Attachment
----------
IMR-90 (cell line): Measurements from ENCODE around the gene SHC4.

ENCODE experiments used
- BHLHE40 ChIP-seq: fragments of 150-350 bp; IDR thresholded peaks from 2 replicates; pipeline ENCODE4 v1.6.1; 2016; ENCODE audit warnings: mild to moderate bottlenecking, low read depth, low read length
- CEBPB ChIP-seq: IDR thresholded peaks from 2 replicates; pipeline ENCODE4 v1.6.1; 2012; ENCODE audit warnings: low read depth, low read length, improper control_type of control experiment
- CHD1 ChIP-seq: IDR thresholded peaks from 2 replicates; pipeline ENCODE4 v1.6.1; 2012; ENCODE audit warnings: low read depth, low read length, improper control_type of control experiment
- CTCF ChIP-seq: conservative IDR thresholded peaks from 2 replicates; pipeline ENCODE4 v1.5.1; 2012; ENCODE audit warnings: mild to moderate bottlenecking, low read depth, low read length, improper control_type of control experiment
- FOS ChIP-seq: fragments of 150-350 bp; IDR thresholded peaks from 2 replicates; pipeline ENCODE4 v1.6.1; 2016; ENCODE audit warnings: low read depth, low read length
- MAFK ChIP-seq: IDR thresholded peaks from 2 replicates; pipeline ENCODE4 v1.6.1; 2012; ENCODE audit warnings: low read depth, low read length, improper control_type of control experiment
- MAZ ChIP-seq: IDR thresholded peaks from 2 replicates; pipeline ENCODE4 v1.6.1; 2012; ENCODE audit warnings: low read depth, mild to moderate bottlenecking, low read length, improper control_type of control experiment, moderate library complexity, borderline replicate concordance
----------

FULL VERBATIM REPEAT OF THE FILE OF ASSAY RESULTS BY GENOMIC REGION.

IMR-90 (cell line): Measurements from ENCODE around the gene SHC4.

ENCODE experiments used
- BHLHE40 ChIP-seq: fragments of 150-350 bp; IDR thresholded peaks from 2 replicates; pipeline ENCODE4 v1.6.1; 2016; ENCODE audit warnings: mild to moderate bottlenecking, low read depth, low read length
- CEBPB ChIP-seq: IDR thresholded peaks from 2 replicates; pipeline ENCODE4 v1.6.1; 2012; ENCODE audit warnings: low read depth, low read length, improper control_type of control experiment
- CHD1 ChIP-seq: IDR thresholded peaks from 2 replicates; pipeline ENCODE4 v1.6.1; 2012; ENCODE audit warnings: low read depth, low read length, improper control_type of control experiment
- CTCF ChIP-seq: conservative IDR thresholded peaks from 2 replicates; pipeline ENCODE4 v1.5.1; 2012; ENCODE audit warnings: mild to moderate bottlenecking, low read depth, low read length, improper control_type of control experiment
- FOS ChIP-seq: fragments of 150-350 bp; IDR thresholded peaks from 2 replicates; pipeline ENCODE4 v1.6.1; 2016; ENCODE audit warnings: low read depth, low read length
- MAFK ChIP-seq: IDR thresholded peaks from 2 replicates; pipeline ENCODE4 v1.6.1; 2012; ENCODE audit warnings: low read depth, low read length, improper control_type of control experiment
- MAZ ChIP-seq: IDR thresholded peaks from 2 replicates; pipeline ENCODE4 v1.6.1; 2012; ENCODE audit warnings: low read depth, mild to moderate bottlenecking, low read length, improper control_type of control experiment, moderate library complexity, borderline replicate concordance